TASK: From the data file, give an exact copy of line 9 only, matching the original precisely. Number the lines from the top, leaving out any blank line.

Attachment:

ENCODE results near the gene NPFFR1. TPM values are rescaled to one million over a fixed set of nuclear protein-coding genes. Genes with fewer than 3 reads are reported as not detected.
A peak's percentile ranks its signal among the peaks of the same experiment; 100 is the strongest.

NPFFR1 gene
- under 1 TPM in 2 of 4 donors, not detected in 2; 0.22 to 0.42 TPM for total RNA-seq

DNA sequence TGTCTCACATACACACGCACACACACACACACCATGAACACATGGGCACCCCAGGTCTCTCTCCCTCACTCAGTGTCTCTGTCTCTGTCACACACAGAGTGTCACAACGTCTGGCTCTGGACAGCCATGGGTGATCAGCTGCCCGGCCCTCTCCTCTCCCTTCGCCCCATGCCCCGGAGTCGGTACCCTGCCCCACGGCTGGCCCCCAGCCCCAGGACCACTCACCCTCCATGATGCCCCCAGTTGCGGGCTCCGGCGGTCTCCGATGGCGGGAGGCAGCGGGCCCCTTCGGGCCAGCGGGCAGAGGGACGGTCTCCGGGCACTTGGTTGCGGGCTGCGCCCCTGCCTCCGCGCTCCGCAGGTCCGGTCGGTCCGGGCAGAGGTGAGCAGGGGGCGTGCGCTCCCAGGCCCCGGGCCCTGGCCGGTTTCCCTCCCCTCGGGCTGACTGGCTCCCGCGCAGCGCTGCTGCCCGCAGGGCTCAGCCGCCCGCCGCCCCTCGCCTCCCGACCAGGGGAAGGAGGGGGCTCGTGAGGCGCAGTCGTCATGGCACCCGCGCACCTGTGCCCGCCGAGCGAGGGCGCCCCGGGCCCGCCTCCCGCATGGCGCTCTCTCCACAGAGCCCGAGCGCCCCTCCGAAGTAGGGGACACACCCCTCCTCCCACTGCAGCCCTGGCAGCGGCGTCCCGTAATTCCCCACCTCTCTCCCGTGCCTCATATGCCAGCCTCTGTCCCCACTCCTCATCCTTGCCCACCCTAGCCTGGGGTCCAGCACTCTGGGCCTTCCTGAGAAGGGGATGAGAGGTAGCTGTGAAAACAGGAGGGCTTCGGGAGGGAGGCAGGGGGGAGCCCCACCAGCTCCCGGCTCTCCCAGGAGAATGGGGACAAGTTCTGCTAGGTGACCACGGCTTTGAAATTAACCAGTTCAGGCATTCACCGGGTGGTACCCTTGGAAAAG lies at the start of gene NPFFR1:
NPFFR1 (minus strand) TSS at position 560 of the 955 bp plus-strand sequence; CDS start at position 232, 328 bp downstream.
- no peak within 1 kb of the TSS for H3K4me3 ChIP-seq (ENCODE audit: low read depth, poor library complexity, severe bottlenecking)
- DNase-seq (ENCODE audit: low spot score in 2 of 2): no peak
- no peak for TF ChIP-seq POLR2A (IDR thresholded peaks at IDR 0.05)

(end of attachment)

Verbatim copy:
- no peak for TF ChIP-seq POLR2A (IDR thresholded peaks at IDR 0.05)